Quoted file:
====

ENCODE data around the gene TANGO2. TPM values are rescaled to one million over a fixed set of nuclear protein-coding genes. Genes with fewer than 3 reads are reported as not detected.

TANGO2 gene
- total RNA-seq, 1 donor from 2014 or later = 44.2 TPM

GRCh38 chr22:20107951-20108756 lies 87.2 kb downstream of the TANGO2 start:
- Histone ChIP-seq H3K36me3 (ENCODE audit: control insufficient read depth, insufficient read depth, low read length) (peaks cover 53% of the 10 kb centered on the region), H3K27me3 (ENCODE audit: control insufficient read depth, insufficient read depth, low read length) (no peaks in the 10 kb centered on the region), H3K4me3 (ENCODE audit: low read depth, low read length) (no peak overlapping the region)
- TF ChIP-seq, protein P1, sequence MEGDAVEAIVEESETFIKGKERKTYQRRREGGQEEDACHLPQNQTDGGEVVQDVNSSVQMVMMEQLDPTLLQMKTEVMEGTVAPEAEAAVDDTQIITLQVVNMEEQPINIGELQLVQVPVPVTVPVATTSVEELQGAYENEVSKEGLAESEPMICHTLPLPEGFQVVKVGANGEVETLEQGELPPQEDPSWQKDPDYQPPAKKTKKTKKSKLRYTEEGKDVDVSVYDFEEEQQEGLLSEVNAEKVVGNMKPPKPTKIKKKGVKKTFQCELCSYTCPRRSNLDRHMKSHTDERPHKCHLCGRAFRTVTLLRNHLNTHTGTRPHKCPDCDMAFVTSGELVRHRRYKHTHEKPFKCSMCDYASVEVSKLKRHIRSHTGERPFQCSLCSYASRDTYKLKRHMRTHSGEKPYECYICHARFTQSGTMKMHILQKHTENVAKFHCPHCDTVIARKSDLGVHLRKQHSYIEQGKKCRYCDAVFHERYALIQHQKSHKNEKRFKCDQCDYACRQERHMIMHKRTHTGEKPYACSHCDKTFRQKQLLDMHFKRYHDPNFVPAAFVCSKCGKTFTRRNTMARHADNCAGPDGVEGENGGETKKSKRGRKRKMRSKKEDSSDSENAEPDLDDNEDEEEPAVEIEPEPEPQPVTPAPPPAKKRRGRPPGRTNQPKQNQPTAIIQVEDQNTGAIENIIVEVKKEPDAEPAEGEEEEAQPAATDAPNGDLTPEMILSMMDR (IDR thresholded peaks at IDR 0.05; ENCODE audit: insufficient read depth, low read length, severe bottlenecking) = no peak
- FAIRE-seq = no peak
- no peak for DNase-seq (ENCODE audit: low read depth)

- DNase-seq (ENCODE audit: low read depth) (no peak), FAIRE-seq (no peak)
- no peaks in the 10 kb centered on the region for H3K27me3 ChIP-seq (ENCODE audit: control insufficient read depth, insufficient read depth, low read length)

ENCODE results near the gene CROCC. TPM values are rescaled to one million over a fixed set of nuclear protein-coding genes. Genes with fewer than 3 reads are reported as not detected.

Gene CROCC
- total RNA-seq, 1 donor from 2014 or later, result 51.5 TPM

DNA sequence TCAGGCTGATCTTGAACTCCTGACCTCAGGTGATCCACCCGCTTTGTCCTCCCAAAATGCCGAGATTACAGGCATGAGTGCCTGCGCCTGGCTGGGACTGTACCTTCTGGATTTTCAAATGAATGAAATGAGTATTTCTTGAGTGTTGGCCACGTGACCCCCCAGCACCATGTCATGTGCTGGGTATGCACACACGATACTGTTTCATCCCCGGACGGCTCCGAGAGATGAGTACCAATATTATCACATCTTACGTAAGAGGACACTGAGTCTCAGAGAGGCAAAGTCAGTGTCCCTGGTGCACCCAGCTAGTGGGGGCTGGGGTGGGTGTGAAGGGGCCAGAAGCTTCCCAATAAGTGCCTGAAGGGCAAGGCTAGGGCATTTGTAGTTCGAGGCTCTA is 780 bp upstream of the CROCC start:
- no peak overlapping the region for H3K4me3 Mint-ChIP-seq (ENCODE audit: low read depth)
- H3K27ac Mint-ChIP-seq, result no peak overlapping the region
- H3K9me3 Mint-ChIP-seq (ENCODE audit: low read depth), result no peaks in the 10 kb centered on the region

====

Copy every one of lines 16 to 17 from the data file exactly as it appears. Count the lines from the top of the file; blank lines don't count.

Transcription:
- H3K27ac Mint-ChIP-seq, result no peak overlapping the region
- H3K9me3 Mint-ChIP-seq (ENCODE audit: low read depth), result no peaks in the 10 kb centered on the region